As you are looking at constructing the gears etc yourself, one suggestion I have (from a long time friend who is into microhydro) is keep the sparky bits away from the wet bits as he put it lol
He lost several installations due to creek flooding and now uses vertical drive instead- either a variation on Gorlov turbine with the axle extended above the waterline and possible flood zone. His original ideas were in fact very close to your own design, but long term waterproofing and maintenance stopped his following that route

As you want to use the pole mount and a horizontal axle turbine design and making your own gear to up the speed, why not think of a right angle bevel drive if you want to experiment with it- that way you keep the sparks away from the wet easily, plus it allows much easier or even no waterproofing required for the generator end which can be mounted up at the bridge end for easier access for modifications/maintenance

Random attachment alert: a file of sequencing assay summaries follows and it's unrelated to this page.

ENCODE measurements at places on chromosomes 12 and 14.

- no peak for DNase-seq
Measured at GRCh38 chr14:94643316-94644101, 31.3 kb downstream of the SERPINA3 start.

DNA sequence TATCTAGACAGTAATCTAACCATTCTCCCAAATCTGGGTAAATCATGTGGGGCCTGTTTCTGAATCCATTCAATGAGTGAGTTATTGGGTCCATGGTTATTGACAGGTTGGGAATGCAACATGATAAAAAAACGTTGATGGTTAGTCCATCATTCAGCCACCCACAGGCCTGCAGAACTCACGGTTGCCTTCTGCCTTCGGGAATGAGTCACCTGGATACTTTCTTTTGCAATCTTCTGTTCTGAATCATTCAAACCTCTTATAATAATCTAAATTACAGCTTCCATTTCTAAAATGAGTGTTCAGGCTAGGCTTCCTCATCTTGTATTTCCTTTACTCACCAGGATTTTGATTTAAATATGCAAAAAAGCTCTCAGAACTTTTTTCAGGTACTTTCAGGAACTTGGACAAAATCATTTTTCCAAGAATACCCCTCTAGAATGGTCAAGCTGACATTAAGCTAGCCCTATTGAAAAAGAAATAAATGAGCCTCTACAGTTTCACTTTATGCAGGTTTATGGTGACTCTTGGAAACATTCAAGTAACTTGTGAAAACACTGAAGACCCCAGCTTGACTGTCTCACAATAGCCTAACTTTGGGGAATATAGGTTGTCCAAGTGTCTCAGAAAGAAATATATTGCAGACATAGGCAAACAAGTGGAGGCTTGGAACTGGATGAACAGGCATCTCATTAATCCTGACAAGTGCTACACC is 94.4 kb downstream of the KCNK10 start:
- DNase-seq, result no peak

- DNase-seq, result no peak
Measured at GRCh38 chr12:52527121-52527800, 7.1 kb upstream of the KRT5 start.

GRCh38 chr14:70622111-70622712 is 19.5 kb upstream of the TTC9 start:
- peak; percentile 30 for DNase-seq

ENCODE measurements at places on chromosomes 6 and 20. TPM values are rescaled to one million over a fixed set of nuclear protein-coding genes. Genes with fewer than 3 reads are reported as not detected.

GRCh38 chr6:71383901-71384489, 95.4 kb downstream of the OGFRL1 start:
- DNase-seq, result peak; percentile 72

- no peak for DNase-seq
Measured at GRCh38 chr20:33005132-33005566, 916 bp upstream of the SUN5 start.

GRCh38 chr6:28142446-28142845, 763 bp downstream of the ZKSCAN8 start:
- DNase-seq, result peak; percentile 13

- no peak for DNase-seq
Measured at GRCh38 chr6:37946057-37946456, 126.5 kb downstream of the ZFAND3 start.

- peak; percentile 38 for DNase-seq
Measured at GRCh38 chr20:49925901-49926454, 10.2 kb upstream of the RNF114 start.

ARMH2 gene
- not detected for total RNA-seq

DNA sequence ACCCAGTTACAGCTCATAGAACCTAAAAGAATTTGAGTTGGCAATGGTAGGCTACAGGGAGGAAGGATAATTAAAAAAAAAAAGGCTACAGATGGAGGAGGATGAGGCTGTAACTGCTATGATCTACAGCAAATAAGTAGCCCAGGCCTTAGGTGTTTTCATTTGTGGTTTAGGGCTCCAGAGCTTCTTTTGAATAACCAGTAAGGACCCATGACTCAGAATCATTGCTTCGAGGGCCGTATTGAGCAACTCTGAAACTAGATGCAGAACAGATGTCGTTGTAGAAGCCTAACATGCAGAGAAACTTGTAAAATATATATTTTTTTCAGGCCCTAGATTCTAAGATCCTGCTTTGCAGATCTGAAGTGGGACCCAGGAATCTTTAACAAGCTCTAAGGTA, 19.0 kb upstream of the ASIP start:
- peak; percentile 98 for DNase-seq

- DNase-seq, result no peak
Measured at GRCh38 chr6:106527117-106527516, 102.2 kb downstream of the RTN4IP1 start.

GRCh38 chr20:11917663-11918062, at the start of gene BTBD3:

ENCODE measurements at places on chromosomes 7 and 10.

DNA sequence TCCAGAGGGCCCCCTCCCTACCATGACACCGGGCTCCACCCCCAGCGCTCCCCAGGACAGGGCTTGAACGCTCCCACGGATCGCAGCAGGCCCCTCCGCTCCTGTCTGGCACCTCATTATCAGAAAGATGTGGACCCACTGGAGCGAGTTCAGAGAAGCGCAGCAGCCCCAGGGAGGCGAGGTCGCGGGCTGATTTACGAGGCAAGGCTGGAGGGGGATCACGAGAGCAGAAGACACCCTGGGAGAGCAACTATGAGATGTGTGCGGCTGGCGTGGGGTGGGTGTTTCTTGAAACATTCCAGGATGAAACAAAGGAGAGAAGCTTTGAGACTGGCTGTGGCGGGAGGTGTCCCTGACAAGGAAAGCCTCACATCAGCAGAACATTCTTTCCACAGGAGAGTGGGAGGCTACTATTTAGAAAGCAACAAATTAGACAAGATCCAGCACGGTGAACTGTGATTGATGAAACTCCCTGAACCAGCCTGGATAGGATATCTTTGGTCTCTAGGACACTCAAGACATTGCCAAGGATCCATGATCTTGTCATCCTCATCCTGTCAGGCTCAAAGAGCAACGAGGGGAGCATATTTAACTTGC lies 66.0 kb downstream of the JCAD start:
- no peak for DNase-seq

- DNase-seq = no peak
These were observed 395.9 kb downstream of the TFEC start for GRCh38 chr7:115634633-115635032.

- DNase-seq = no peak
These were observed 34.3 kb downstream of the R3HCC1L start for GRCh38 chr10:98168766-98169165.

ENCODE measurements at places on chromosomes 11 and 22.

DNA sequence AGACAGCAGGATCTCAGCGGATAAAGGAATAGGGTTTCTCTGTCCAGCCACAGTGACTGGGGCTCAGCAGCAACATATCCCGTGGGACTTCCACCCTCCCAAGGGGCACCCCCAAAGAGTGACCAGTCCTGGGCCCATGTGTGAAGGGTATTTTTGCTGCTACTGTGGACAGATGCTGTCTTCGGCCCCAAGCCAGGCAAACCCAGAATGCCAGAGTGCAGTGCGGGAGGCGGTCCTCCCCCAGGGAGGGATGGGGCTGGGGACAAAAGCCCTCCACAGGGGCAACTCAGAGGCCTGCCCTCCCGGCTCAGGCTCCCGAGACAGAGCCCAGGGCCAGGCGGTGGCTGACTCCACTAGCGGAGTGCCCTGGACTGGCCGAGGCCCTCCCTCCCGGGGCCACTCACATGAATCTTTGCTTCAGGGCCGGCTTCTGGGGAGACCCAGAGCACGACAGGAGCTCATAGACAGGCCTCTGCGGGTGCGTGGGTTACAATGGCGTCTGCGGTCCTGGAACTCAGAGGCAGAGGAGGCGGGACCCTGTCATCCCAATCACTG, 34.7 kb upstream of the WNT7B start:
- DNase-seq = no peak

The bevel gear lets you turn the rotational axis from horizontal to vertical and also allows a change in gearing ratios (to help with speeding up to the speed of the genny)
The best bit is it will allow you to run an axle up inside your supporting pole and at the top, it pops back out- ready to either add/change the gearing more or mount the genny- safely out and away from the water- minimizing waterproofing needed

By making the bevel gear out of either non oxidizing metals (brass/bronze) or plastics, you minimise the lubrication required, and also the waterproofing needed at the prop end- in fact with the right design and keeping speeds down at the water end- you might find it possible to actually not bother with waterproofing at all and simply let the water flow through the gears and support bushes- acting as the lubricant (at slower speeds obviously)

This also has the advantage that if you dont get enough speed out of the turbine blades, you can add extra gearing at the top (belt drive or more cog gearing) to change speeds, plus you can easily get at the genny to maintain or modify it (or even swap over to a new design easily- build several different generators with different number of poles/permanent magnets/ electromagnets etc and by using a belt drive from the top of the axle, swap out each to find the different advantages of each- something not so easy to do with a underwater pod design